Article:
Associates Degree in Nursing, Daytona Beach Community College
Bachelor of Science in Nursing, Jacksonville University
Master's of Science in Nursing Education, Charleston Southern University
What classes do you teach at Anderson
Pathophysiology, Adult Health Clinical, Clinical Preceptorship
What year did you start teaching at AU
Why teach at AU?
I love that the students at AU are so eager to learn, they are respectful of faculty, and are comfortable with expressing their faith.
Cooking, Baseball, Papercrafting (Cardmaking and scrapbooking)
Notable achievements outside of discipline
Volunteer for United Way at the Golden Harvest Food Bank, support United Way
People might be interested to know I...
I have been a nursing educator for 10 years in a hospital setting prior to transitioning to education in academia. I was in the marching band in high school.
Places you've lived
My dad was in the U.S. Navy so we moved frequently when I was young. I was born at the Naval Academy in Annapolis, Maryland. Then we moved to Adak, Alaska, Guam, and finally my dad retired in Charleston, SC. We landed in Newberry County, South Carolina where I went to Jr. High and High School. For college, I moved to Florida to help take care of my grandfather that had terminal lung cancer and to go to nursing school. After meeting my husband, we moved to Anderson and have been here for over 20 years.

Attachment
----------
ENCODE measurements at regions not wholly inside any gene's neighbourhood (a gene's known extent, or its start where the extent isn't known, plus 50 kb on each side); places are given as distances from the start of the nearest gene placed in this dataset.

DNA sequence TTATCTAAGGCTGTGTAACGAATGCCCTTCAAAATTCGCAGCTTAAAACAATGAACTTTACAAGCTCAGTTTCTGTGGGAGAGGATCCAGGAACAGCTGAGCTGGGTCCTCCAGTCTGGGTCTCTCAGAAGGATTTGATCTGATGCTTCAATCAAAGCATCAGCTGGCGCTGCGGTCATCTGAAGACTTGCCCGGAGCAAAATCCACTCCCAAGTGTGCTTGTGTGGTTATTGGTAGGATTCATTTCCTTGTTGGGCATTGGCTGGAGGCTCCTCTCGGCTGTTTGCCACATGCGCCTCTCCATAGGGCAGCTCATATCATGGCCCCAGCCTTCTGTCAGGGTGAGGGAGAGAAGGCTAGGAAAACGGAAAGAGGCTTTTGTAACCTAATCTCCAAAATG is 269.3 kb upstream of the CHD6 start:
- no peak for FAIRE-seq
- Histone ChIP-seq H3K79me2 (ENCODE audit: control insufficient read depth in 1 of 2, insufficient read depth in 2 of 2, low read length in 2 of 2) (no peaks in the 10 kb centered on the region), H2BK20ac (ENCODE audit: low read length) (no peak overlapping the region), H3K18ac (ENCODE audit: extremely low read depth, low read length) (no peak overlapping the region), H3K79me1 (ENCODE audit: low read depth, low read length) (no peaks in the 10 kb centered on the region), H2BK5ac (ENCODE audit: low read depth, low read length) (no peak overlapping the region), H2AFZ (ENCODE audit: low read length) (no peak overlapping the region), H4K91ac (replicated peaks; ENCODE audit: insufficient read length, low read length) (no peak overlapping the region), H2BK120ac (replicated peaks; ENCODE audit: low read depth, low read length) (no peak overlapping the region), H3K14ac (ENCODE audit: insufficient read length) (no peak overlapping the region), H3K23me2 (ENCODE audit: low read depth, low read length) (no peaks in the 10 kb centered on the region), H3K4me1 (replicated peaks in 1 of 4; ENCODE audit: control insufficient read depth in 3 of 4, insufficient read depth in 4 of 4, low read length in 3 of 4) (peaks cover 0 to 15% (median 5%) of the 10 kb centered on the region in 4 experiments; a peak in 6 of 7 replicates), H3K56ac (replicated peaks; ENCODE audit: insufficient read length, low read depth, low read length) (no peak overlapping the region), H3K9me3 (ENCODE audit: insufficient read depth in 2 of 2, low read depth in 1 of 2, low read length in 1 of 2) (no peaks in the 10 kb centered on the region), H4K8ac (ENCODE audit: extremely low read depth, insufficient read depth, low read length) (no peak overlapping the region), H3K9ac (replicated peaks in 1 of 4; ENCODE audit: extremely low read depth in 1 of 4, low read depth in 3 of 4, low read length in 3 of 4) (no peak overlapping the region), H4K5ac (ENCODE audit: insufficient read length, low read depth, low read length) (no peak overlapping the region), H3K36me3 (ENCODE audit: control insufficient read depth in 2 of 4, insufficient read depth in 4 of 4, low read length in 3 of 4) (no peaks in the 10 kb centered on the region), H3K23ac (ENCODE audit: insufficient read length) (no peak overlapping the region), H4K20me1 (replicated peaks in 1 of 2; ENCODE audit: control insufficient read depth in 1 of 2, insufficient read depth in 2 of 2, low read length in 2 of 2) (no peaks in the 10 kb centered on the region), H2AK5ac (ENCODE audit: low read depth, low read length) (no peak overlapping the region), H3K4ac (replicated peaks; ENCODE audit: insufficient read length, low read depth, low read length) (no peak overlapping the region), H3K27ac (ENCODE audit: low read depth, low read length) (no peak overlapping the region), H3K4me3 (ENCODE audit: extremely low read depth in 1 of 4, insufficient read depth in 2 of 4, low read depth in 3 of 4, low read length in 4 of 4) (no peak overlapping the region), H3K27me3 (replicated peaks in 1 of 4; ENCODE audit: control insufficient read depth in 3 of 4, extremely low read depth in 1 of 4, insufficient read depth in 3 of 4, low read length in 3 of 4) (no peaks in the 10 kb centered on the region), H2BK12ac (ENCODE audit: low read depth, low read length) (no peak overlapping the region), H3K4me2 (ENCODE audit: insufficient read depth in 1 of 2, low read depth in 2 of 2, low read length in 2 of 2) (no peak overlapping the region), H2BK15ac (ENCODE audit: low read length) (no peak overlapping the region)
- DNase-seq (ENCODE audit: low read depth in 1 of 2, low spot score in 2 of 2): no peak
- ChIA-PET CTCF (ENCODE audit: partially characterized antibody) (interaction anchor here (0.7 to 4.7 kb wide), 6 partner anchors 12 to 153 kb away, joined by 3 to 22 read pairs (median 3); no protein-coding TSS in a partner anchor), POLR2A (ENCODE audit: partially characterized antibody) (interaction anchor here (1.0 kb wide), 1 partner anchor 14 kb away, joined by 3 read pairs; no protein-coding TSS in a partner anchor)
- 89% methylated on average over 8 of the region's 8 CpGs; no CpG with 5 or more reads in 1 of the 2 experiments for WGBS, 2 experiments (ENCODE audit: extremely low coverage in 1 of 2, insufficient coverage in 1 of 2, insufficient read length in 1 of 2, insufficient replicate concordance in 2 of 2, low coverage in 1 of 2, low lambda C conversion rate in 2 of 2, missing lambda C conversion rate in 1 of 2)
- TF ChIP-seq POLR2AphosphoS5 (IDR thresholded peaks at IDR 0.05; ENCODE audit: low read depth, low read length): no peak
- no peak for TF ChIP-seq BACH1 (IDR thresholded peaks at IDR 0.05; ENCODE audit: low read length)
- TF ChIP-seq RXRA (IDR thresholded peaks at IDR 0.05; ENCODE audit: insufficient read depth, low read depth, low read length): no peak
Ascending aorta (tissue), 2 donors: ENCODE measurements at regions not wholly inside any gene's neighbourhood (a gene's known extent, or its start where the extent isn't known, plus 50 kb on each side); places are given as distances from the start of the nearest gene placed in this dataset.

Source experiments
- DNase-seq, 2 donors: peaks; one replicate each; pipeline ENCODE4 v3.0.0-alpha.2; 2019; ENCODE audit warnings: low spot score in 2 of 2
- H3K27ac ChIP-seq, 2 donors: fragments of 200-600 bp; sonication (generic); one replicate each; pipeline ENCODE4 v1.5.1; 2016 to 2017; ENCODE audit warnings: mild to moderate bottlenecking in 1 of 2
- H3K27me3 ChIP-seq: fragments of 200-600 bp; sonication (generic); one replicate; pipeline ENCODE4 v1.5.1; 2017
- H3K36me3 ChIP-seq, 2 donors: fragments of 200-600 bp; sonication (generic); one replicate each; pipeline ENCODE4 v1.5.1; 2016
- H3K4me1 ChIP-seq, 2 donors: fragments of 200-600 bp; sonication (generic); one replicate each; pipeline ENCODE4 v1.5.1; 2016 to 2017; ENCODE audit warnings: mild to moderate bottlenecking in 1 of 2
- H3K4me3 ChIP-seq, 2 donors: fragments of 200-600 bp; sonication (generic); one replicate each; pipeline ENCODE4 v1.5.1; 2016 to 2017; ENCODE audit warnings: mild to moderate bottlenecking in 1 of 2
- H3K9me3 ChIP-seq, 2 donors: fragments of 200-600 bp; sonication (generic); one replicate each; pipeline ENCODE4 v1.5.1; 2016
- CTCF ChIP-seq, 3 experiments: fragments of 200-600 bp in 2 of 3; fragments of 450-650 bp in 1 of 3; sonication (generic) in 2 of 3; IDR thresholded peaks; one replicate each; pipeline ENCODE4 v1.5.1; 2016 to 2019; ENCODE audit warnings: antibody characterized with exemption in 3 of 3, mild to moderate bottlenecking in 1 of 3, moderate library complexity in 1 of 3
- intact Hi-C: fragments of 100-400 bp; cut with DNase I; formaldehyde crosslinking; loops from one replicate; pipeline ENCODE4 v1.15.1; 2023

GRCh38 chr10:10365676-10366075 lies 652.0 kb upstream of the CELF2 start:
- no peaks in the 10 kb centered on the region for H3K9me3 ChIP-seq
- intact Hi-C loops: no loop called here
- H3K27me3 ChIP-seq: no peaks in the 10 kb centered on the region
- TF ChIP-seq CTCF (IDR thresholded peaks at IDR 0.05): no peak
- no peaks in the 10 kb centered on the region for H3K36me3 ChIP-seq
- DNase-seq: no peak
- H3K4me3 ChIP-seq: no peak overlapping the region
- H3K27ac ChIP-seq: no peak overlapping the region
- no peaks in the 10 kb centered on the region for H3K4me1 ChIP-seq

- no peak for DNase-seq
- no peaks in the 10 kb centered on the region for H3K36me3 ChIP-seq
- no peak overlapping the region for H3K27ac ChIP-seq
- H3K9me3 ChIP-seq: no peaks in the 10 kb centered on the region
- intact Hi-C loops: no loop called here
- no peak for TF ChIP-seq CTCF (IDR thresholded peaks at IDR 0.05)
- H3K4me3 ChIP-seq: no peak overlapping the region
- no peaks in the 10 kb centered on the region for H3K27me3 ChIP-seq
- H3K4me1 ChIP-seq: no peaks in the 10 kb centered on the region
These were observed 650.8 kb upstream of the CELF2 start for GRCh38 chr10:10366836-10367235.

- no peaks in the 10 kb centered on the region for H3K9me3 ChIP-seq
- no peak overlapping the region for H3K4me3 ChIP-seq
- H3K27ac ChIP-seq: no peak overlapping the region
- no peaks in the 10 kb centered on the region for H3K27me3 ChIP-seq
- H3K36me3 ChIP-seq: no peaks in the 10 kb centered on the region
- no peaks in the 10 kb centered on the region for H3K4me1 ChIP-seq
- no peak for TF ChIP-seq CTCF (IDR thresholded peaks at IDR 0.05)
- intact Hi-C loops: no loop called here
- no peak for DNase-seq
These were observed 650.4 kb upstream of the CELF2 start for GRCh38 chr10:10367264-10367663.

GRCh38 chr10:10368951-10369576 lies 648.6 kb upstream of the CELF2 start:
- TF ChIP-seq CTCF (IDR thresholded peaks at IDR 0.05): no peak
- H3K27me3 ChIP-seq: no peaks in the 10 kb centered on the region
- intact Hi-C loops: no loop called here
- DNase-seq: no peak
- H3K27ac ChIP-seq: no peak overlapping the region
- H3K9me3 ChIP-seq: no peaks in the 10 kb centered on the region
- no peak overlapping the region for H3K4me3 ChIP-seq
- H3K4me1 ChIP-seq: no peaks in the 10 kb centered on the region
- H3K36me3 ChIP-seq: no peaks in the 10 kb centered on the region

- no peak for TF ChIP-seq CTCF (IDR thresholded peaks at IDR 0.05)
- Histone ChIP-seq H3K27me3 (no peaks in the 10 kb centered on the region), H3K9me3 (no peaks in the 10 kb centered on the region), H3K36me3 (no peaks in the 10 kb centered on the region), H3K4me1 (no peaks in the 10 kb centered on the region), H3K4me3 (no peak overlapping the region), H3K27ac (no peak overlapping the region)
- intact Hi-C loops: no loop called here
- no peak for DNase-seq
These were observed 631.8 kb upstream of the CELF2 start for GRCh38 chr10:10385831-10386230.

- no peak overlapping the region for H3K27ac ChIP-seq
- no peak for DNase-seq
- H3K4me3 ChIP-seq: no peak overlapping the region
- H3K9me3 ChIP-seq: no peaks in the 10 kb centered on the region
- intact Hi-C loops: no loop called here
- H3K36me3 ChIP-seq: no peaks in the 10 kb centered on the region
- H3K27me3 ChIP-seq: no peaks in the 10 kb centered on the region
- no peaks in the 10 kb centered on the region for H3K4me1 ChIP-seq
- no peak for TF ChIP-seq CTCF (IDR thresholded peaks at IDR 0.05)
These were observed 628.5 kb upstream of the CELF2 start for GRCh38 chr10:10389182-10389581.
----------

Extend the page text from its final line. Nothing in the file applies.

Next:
What do you find most enjoyable about working at Anderson University?
I enjoy being able to be me! I am able to make biblical references to assessments and body systems and not worry that I may offend someone by sharing my faith.
What I wish prospectives students knew about my discipline or careers in my discipline.
BSN is the hardest undergraduate degree in the country! It is difficult for a reason- nurses save lives! Compassion and empathy are a requirement of professional nurses. Nursing is a profession that requires life long learning.
How would you describe your classes to someone who has never attended one?
High energy! I am passionate about nursing and about helping students learn key concepts to transition to clinical practice. I interject stories of my own practice in the ER and ICU to help illustrate points or help students understand how disease processes manifest. We also engage in activities several times during every class to promote active learning.